7. Back when Tony Hoaxheimer was doing football on ESPN I heard Peyton Manning say that he now watched football with the sound turned off. Knew that heralded the end. Several years later I stopped watching altogether. Don't miss it a bit.

  8. The advertising is so bad, all PC all the time. I wouldn't watch at all except Brady and Belichek produce an athletic greatness that will not occur again in my lifetime. Amazing stuff too rare to pass up. Soccer for me is like watching grass grow and it is full of histrionic fakery, although the foot skill is cool. To each his own.

  9. I lost interest in football years ago, as I did with baseball. Never cared for basketball.

  10. If the cable company eliminated all sports from my cable, the only reason I would know is because the channels would be missing. They are skipped (just like commercial TV channels and shopping networks) as I channel flip unless I see a Canadian Football League game playing. (Not sure why I prefer their version of the game over the NFL...just do.) In fact, I think I would much prefer to have a channel lineup without sports on it, but cable companies have to have ESPN on their list as that provides a good chunk of their revenue. Last I saw it costs about $6 for ESPN. Most others cost less than $2.

    BTW, I haven't watched the NFL since I left CA back in '92. I haven't seen (or missed not seeing) the Super Bowl, especially the half-time shows, since long before then.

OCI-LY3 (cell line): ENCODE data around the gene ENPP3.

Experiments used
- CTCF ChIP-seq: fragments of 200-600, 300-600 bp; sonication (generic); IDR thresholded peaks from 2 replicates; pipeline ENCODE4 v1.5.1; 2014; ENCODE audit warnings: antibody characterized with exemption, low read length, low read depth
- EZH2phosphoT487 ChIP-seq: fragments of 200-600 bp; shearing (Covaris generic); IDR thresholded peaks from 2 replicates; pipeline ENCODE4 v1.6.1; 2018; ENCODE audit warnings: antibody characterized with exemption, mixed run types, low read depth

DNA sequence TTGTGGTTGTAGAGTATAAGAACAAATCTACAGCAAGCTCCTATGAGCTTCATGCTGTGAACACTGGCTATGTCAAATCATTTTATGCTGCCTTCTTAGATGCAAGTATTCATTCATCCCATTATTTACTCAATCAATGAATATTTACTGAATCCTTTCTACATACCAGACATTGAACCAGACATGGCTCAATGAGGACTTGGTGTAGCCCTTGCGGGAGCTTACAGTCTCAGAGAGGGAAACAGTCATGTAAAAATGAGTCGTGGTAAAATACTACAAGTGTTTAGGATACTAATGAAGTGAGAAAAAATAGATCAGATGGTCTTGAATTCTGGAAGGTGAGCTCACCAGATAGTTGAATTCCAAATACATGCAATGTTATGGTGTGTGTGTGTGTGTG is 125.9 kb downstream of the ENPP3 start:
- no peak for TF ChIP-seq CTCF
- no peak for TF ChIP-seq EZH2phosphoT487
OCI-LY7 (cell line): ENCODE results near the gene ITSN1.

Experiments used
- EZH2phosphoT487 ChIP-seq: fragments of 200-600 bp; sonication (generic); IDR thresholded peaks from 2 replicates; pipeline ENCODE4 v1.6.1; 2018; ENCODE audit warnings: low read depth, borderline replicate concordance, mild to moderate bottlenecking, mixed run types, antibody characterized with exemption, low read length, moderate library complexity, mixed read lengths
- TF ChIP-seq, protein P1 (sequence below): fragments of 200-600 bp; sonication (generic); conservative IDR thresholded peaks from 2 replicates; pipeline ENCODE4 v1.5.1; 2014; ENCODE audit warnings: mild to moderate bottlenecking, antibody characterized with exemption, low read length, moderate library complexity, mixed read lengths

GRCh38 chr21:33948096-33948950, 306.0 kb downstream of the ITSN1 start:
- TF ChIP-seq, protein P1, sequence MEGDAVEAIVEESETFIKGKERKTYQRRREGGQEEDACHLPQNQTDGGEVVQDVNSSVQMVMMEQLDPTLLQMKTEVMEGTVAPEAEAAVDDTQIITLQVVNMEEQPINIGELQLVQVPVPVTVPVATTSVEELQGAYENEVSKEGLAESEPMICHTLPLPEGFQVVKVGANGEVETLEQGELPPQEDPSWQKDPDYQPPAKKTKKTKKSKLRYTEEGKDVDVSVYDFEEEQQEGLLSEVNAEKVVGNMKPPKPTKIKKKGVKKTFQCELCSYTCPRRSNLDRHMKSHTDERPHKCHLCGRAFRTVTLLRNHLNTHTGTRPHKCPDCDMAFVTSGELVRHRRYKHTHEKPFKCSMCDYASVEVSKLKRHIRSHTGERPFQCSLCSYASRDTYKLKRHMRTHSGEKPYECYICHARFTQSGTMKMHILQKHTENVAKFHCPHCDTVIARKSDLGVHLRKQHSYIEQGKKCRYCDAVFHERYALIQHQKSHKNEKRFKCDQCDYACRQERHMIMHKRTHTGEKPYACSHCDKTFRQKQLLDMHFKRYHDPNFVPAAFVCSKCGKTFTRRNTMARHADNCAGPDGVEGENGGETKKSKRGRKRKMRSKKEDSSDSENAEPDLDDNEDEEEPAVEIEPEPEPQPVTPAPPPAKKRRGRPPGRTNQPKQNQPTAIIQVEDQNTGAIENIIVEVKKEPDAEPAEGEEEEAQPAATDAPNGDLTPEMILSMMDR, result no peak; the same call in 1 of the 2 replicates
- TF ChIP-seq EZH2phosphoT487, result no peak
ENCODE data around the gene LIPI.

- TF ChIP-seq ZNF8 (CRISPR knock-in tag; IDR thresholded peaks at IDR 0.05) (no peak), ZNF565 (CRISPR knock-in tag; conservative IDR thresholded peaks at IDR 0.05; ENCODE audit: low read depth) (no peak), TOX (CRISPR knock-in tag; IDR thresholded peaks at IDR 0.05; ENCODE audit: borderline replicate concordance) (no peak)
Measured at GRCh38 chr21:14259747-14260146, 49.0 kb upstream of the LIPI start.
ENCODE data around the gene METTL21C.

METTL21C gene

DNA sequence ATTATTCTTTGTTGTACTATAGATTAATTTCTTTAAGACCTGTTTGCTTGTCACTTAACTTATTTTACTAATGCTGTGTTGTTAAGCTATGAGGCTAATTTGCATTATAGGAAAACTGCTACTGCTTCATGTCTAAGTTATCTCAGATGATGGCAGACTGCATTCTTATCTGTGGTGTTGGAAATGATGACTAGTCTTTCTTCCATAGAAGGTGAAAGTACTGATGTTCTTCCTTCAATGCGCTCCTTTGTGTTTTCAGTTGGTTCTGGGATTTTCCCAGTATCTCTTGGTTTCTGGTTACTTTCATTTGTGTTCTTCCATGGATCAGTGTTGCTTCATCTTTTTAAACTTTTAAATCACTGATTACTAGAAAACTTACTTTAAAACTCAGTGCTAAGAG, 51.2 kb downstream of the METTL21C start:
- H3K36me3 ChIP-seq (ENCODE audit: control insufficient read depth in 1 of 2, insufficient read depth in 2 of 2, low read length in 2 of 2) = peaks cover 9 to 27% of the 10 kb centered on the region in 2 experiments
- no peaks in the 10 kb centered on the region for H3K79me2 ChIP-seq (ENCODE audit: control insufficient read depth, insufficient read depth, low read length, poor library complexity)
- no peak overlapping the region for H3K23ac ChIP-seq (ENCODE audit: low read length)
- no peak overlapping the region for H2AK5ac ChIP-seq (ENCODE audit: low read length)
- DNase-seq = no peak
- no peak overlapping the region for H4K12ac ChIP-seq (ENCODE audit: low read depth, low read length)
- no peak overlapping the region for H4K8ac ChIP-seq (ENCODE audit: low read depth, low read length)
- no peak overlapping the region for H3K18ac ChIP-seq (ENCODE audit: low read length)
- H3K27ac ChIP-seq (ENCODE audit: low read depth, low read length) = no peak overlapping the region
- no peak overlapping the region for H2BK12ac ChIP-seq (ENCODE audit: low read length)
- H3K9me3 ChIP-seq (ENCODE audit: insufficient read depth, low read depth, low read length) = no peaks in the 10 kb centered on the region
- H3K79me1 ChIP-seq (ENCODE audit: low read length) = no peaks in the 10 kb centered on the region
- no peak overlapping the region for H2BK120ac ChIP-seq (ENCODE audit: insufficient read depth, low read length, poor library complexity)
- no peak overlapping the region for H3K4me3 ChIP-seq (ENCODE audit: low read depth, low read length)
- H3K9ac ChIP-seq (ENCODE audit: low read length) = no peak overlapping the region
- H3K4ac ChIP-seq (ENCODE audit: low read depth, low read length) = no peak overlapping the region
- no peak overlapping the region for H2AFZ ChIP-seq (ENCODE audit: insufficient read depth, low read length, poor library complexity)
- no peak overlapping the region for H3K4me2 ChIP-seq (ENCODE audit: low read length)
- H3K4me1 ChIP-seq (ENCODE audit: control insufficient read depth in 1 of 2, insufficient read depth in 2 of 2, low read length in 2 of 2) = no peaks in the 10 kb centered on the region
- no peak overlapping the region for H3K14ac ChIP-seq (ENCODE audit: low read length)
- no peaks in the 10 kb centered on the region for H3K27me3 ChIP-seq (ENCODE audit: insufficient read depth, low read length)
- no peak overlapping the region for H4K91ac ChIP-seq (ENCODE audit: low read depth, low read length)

11. I was backing down on the NFL for a number of years. But, when the Broncos screwed Tebow, Drafting him, putting no effort into his development, particularly after what he did that first year, I wrote off the NFL.

    1. Probably one of the five best playoff games I've ever seen. Beatin on the wall after Tebow hooked up with Demaryius in OT. I won't be watching on Sunday either, though.

  12. Replies
    1. Boo.

      GREAT live, but horrible on TV. And Caps tickets are a hundie apiece for third level seats these days. Pass.

  13. Replies
    1. It's about shopping at Costco pre-Superbowl Sunday.

  14. Funny, when former Dallas Cowboy wrote North Dallas Forty and a movie was made from it, it showed the excesses, criminality, and cold-blooded operations, the NFL was supposedly in the throes of controversy.

    Yet, it survived and thrived, boomed, you might say.

    It will survive, but it does need to change.

    1. there's a difference between “Hey, these guys who want my money and respect are kinda messed up, aren’t they?”, and “Hey, these guys who want my money and respect are ignorant trash who make no secret of their hatred and contempt for my country and me personally.”.
      Fire and blacklist every one of the kneelers and I’d still never watch another minute of an NFL game.